I generally have a soft spot for family occasions and warm weather, which is an obvious reason for my contentment today. Not only is the sun shining down on a brilliant spring morning, it is also Mother s Day, and my wife, April, and her sisters have planned a small gathering at our house to celebrate. At this moment I am off by myself in a corner of the sitting room where the windows meet, contemplating how occasions like this inevitably bring bittersweet memories to the surface, and looking forward to them.
Since it is still early, I have settled into a luxurious leather chair that my wife bought for me recently. The new chair is also elaborate with stainless steel rails and machinery that electronically tilts the user back and raises the legs to an optimal therapeutic point. It is equipped with a glass holder and a retractable desk that allows me to write with the least discomfort. The manufacturer calls my catbird seat “The Perfect Chair,” and from where I am perched I would not argue. Its price, if you were curious, has been set accordingly and would discourage many people from even considering the option. It certainly would have discouraged me if the decision had been mine. But it was a surprise from April on my release from Los Robles Hospital’s acute physical therapy unit, where I was laid up for two weeks for reasons I will divulge shortly. It is one of many gifts that bear the imprint of a wifely concern for my well-being, which is a healing balm in itself.
Along with the chair, she has set up a new movable desk by my bed, and these two pieces of furniture are where I spend most of my time now, since I am no longer mobile. A little over a month ago, I went into the hospital for what I thought was a routine hip replacement, but while I was under the anesthetic the surgeon slipped up and damaged my sciatic nerve, leaving me with a paralyzed left foot and a reservoir of neuropathic pain. Until this mishap, like most people I took my limbs for granted and had no idea how a useless foot and damaged nerves could take a person down.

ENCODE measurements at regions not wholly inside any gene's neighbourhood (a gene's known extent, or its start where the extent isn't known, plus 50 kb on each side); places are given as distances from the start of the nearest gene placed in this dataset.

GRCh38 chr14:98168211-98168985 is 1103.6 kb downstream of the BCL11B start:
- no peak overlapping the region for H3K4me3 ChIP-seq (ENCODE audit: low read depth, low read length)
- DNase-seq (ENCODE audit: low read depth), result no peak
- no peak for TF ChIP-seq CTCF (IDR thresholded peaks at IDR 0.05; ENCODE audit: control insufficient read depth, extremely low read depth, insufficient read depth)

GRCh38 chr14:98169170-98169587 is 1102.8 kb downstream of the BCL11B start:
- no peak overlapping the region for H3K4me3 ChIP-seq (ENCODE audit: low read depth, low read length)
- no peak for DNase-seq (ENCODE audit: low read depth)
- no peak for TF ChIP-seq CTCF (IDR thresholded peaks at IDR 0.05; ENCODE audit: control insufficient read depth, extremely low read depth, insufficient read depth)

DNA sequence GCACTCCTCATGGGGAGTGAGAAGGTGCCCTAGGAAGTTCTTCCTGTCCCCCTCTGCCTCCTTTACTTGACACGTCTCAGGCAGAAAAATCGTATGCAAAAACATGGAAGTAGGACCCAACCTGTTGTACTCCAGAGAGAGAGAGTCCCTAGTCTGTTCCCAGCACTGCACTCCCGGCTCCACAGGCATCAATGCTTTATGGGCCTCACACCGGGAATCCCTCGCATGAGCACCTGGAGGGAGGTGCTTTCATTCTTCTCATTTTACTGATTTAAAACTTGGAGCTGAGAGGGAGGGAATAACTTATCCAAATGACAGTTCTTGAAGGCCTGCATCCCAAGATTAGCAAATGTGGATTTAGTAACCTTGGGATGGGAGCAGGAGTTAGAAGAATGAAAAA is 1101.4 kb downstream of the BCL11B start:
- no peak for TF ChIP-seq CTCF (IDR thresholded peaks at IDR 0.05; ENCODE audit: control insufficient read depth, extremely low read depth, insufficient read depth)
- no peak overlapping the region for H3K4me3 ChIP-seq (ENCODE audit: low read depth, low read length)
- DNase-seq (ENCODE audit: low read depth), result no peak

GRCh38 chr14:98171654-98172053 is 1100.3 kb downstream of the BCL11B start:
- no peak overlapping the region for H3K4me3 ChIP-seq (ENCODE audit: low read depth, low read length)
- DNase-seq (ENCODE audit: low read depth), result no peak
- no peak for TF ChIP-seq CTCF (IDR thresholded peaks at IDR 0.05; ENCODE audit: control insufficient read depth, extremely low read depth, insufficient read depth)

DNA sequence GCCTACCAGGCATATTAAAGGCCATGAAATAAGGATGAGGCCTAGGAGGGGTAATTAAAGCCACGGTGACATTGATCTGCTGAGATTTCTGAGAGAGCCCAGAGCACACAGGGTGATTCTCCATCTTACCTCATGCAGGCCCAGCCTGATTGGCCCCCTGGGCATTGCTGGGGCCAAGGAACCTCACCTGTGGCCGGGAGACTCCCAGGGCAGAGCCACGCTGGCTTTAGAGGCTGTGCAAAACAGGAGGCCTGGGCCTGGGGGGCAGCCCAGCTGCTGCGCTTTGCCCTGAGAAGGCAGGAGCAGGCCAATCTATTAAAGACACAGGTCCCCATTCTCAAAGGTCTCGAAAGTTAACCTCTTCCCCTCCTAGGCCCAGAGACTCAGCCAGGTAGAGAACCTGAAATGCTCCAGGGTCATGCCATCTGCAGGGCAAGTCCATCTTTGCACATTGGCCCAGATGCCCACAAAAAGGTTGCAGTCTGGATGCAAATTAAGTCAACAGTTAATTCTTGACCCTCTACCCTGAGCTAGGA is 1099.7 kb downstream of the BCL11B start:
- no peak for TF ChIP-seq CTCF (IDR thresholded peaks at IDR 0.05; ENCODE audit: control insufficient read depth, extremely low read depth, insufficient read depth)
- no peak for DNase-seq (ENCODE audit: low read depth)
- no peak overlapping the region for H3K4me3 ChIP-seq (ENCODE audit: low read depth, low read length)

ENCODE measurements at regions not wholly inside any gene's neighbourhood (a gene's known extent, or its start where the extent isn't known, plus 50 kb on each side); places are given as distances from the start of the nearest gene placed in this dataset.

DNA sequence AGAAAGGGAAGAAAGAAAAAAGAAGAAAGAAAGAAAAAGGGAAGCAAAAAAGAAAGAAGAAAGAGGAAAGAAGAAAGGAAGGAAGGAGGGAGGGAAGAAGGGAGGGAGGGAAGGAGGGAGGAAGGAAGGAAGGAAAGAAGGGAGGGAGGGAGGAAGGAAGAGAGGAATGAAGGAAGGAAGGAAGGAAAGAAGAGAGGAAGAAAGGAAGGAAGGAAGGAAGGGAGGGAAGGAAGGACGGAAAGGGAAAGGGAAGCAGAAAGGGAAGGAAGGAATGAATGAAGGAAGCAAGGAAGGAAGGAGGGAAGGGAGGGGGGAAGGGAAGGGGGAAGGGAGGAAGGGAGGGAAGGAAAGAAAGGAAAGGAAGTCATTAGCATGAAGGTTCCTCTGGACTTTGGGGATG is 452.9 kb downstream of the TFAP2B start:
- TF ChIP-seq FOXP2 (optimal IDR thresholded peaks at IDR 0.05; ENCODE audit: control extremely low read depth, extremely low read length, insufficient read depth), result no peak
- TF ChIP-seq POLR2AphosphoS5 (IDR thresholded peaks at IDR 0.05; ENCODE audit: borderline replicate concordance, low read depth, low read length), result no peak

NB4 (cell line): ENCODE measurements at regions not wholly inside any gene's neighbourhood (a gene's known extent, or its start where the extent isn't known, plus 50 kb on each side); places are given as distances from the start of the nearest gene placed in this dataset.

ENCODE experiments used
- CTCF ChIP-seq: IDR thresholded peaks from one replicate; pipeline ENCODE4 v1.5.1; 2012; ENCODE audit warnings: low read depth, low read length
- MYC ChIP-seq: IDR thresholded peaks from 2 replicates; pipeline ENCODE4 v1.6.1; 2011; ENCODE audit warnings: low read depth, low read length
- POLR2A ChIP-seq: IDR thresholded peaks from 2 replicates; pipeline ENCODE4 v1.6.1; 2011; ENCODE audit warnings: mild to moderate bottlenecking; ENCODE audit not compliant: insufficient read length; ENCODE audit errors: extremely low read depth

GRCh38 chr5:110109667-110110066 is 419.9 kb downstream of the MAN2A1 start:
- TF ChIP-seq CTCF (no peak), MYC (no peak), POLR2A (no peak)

My wife is understandably upset about my condition and pressing me to sue. I have contacted an attorney but am skeptical about securing any positive result. In the litigious environment of the medical profession, doctors have availed themselves of elaborate defenses that are difficult to breach. Only time will tell whether I will ever recover the use of my limb or whether the courts will deliver me a modicum of satisfaction.
When I signed up for the operation, I had not the slightest inkling that a calamity like this might be awaiting me. I had undergone a similar procedure on my right hip ten years earlier, after which I was out of the hospital in a day, and functioning reasonably well within a few weeks. This encouraged me to follow my normal approach to problems: just get them out of the way and get back to work. But when I awoke from this procedure in my hospital bed, I knew immediately that something was very wrong. My foot was hanging lifeless from the ankle, a syndrome known as “drop foot,” and instead of my release papers the hospital had provided me with a morphine pump. I could not move my toes. I could not feel my toes, and barely the foot itself.